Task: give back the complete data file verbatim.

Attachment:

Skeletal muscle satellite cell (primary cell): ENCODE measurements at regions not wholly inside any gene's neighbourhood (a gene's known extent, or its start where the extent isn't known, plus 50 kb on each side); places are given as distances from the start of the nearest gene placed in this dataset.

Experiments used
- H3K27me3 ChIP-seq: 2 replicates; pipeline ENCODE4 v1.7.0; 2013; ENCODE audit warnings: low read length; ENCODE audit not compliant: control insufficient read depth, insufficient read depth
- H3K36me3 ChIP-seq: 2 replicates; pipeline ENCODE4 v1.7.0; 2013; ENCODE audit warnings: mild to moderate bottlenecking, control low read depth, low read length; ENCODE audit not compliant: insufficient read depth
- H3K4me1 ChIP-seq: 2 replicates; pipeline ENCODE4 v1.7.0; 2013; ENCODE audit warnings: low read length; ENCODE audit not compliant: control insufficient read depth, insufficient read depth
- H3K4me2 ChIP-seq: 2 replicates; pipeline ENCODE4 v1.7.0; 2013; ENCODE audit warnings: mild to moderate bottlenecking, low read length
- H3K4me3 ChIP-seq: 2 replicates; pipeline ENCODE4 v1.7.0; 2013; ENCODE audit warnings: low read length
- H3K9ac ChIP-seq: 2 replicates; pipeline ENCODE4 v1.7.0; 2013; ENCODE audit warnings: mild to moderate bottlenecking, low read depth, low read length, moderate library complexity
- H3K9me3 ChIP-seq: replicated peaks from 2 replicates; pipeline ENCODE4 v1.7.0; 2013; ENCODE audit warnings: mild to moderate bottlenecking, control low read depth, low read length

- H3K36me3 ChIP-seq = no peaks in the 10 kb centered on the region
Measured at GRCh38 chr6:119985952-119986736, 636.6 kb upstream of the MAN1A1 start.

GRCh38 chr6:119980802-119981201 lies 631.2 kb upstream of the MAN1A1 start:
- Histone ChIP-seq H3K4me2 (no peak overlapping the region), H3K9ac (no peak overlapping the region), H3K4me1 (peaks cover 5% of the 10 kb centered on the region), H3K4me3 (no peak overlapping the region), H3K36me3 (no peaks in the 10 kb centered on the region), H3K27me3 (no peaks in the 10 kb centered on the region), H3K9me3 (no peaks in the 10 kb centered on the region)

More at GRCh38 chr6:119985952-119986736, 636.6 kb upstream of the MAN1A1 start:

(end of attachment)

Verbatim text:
Skeletal muscle satellite cell (primary cell): ENCODE measurements at regions not wholly inside any gene's neighbourhood (a gene's known extent, or its start where the extent isn't known, plus 50 kb on each side); places are given as distances from the start of the nearest gene placed in this dataset.

Experiments used
- H3K27me3 ChIP-seq: 2 replicates; pipeline ENCODE4 v1.7.0; 2013; ENCODE audit warnings: low read length; ENCODE audit not compliant: control insufficient read depth, insufficient read depth
- H3K36me3 ChIP-seq: 2 replicates; pipeline ENCODE4 v1.7.0; 2013; ENCODE audit warnings: mild to moderate bottlenecking, control low read depth, low read length; ENCODE audit not compliant: insufficient read depth
- H3K4me1 ChIP-seq: 2 replicates; pipeline ENCODE4 v1.7.0; 2013; ENCODE audit warnings: low read length; ENCODE audit not compliant: control insufficient read depth, insufficient read depth
- H3K4me2 ChIP-seq: 2 replicates; pipeline ENCODE4 v1.7.0; 2013; ENCODE audit warnings: mild to moderate bottlenecking, low read length
- H3K4me3 ChIP-seq: 2 replicates; pipeline ENCODE4 v1.7.0; 2013; ENCODE audit warnings: low read length
- H3K9ac ChIP-seq: 2 replicates; pipeline ENCODE4 v1.7.0; 2013; ENCODE audit warnings: mild to moderate bottlenecking, low read depth, low read length, moderate library complexity
- H3K9me3 ChIP-seq: replicated peaks from 2 replicates; pipeline ENCODE4 v1.7.0; 2013; ENCODE audit warnings: mild to moderate bottlenecking, control low read depth, low read length

- H3K36me3 ChIP-seq = no peaks in the 10 kb centered on the region
Measured at GRCh38 chr6:119985952-119986736, 636.6 kb upstream of the MAN1A1 start.

GRCh38 chr6:119980802-119981201 lies 631.2 kb upstream of the MAN1A1 start:
- Histone ChIP-seq H3K4me2 (no peak overlapping the region), H3K9ac (no peak overlapping the region), H3K4me1 (peaks cover 5% of the 10 kb centered on the region), H3K4me3 (no peak overlapping the region), H3K36me3 (no peaks in the 10 kb centered on the region), H3K27me3 (no peaks in the 10 kb centered on the region), H3K9me3 (no peaks in the 10 kb centered on the region)

More at GRCh38 chr6:119985952-119986736, 636.6 kb upstream of the MAN1A1 start: